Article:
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Personal Trainer Facts

author image Joshua Bailey
Joshua Bailey has been writing articles since 2006 with work appearing at Bodybuilding.com and 2athletes.com. Bailey holds the following certifications: NASM-CPT, NASM-PES, NASM-CES and NSCA-CSCS. He also holds a Bachelor of Science in exercise and sports science from the University of North Carolina, Chapel Hill and a Master of Science in exercise physiology from the University of North Carolina, Greensboro.
Personal Trainer Facts
Personal trainers help clients get into shape. Photo Credit Wavebreakmedia/iStock/Getty Images

Personal training can be a fun and rewarding profession that requires you to teach your clients how to exercise in an effective and safe manner. You are also responsible for motivating your clients and keeping them accountable to their health and fitness goals. The personal training field is growing rapidly, with the United States Department of Labor projecting an increase in the number of trainers by 29 percent from 2008 to 2018.

Education and Training

As a trainer, you will need to have a thorough understanding of exercise physiology, anatomy and biomechanics. These fields of study will teach you how to design fitness programs and the potential changes the client’s body will make in response to those programs. To work as a personal trainer, you will typically need to pass a personal training competency certificate exam. Some, but not all, of the major companies that offer these certificates require a four year bachelor’s in kinesiology or a related field. Some of the most nationally recognized certifications are through the American College of Sports Medicine, National Strength and Conditioning Association, and the National Academy of Sports Medicine. To ensure that trainers are current with the latest in personal training and exercise science, many of these certificate programs require continuing education in the form of correspondence work or attending hands-on workshops.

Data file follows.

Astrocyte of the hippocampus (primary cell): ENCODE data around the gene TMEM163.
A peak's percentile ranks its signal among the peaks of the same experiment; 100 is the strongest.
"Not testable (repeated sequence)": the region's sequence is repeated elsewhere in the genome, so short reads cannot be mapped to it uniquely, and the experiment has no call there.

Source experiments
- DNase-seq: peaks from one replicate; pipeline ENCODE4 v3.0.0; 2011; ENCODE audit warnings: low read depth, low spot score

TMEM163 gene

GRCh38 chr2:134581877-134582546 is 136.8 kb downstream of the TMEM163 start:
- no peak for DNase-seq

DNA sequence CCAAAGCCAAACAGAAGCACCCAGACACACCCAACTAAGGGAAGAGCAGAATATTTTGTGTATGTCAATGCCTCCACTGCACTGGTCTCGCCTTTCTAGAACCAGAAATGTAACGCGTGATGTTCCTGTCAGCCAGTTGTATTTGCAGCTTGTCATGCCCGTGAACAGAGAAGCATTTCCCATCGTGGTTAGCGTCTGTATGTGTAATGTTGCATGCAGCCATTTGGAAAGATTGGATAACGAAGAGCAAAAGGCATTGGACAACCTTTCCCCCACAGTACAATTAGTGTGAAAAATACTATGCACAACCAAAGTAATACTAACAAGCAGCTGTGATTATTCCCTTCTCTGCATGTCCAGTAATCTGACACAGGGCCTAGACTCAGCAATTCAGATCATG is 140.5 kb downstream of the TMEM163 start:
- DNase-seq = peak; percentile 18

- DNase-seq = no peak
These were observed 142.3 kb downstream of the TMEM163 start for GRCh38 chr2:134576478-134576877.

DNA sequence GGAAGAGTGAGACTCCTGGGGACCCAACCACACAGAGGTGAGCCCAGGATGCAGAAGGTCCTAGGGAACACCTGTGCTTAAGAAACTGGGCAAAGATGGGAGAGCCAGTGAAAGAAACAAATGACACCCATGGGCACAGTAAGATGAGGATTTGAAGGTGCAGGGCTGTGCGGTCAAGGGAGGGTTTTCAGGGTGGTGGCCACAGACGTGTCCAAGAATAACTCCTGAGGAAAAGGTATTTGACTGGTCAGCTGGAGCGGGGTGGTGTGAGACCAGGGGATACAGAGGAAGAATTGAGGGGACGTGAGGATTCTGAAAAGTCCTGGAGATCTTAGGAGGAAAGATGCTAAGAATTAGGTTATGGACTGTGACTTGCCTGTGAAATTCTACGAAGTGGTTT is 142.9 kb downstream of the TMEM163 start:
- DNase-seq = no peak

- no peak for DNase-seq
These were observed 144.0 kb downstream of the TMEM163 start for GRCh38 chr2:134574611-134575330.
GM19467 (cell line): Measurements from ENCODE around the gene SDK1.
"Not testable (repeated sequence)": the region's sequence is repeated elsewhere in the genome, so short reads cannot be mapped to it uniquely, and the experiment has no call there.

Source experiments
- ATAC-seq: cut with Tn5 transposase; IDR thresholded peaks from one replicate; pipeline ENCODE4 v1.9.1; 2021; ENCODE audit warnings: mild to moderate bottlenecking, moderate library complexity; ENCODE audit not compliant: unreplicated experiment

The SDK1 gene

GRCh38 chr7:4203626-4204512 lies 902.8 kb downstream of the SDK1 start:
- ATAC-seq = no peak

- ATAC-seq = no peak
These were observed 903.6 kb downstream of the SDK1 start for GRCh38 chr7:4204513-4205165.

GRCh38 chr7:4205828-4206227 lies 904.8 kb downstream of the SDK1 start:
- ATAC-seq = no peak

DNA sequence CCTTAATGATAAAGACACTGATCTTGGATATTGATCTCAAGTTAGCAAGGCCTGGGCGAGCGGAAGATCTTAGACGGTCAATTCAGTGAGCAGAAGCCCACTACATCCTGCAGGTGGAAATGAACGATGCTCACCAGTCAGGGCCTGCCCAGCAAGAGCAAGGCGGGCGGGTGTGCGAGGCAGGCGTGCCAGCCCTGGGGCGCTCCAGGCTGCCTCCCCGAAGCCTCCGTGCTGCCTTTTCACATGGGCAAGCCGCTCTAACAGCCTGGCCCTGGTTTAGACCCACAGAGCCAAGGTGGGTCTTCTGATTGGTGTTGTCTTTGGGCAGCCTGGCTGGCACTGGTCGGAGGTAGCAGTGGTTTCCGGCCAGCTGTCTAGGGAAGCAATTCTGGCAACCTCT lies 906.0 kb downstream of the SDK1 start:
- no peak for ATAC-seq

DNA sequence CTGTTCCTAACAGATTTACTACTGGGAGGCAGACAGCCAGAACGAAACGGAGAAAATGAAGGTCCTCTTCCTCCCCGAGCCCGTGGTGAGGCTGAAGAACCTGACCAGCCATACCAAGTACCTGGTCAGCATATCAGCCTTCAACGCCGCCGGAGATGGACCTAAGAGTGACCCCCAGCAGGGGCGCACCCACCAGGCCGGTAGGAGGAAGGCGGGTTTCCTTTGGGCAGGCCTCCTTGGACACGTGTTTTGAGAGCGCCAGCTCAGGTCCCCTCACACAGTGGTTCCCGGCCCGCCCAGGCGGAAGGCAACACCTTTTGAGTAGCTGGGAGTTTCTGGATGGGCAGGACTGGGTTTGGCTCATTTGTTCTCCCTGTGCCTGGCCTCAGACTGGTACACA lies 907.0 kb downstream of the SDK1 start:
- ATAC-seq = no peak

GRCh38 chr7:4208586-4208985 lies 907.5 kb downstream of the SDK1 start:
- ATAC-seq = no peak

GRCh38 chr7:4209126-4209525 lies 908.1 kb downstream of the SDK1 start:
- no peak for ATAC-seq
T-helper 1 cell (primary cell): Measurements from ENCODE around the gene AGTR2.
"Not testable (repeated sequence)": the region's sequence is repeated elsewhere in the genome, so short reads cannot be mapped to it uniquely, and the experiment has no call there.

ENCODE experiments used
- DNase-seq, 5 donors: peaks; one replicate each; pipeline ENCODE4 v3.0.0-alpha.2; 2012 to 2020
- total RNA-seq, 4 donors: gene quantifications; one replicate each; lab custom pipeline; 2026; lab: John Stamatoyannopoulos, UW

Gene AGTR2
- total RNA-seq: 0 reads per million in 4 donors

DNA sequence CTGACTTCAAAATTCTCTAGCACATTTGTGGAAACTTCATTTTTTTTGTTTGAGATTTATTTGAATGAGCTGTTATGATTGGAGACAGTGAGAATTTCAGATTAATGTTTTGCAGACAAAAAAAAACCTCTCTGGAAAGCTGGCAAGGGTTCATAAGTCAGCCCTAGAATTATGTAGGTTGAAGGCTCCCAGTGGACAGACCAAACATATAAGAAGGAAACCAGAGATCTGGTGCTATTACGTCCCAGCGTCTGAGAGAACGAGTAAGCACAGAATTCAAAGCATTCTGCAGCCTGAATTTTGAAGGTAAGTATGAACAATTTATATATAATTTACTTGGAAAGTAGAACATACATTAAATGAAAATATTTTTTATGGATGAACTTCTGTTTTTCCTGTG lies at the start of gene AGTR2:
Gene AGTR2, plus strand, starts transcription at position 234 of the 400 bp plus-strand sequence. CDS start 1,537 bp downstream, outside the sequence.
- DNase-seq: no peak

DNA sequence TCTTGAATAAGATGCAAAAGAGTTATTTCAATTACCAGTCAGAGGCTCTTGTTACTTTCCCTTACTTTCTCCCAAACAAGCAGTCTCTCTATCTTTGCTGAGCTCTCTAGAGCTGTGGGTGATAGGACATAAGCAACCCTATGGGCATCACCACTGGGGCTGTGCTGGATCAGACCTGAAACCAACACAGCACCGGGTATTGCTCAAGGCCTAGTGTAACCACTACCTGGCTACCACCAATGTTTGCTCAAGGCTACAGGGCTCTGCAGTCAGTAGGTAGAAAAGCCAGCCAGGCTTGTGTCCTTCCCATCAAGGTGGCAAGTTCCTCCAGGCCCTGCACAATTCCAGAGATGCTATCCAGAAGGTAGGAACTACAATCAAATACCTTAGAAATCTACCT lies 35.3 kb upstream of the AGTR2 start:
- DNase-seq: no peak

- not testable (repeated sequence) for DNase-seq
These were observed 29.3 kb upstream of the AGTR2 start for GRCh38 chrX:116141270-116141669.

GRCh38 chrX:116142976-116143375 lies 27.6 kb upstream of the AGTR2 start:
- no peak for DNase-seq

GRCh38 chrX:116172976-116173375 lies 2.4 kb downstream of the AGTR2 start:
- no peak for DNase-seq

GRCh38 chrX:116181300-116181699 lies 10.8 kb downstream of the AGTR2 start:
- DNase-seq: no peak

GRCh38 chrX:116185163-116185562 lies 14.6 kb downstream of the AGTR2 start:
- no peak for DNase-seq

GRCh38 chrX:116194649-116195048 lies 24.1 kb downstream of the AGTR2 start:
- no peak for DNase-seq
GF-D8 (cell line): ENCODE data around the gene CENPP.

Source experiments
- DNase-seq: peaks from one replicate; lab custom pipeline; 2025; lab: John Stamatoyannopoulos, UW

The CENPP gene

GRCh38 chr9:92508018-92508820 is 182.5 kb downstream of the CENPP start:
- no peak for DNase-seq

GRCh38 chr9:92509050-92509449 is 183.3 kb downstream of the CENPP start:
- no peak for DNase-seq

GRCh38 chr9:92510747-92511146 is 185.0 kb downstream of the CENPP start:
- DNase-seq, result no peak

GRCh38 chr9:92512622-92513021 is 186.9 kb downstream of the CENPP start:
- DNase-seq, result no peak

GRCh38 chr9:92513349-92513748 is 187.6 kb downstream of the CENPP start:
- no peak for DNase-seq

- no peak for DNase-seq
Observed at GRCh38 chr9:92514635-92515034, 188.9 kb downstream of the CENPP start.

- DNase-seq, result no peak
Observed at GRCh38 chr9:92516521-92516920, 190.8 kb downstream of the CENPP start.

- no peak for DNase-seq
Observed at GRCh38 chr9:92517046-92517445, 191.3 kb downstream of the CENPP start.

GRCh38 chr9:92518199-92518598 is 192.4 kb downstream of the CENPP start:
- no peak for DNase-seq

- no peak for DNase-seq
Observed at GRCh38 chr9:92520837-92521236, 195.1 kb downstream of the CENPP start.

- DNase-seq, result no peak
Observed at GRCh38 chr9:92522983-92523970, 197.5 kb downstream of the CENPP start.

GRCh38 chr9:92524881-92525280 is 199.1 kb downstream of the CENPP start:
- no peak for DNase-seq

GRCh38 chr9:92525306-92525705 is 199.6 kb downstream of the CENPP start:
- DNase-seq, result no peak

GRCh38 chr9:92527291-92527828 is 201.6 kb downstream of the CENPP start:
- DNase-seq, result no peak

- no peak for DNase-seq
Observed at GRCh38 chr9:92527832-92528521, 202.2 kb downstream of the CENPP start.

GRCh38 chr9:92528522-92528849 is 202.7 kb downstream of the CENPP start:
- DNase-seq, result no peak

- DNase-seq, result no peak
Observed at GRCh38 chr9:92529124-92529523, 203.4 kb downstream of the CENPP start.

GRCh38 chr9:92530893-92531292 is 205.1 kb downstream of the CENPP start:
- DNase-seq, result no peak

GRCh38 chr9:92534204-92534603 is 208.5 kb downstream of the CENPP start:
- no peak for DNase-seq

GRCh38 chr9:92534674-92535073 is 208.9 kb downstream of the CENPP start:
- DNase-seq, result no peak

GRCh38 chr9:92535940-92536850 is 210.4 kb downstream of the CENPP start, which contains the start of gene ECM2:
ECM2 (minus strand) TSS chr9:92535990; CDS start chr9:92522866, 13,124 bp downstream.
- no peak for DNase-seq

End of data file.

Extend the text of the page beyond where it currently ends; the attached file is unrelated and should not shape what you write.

Job Outlook

Job growth in personal training is projected to expand. This is in large part due to the aging baby boomer population and the national rise in obesity rates. Traditionally, trainers would work with middle-aged women; however, there has been a shift in clientele types with trainers catering to clients of any age, gender and fitness level. As of 2008, the United States Department of Labor counts a total of 261,100 active personal trainers in the United States.

Job Prospects

The yearly turnover rate for personal trainers is high, and a result, there is strong demand for part-time personal trainers. There are three main branches of personal training job prospects. At the medical level, trainers work within the care of doctor’s and physicians to train clients. Corporate personal training is another key job area with large companies hiring trainers to keep their workers healthy and in-shape. The third, and more traditional area, of personal training jobs are located in large and small gyms and studios across the country. Personal trainers can often transition their skills into group exercise instruction as a means of supplementing their income. More specialized training can also allow a personal trainer to work as a strength and conditioning or sports specialists whose primary job is to work with elite level athletes.


Trainers can expect to make anywhere from $19,000 to $44,000 for a full-time position. Educational level, job experience and demographic make-up of the location you are training all play a crucial role in the amount of money you can make. It is also important to note that since most personal training positions are part-time, compensation in the form of health insurance and a retirement package are unlikely.

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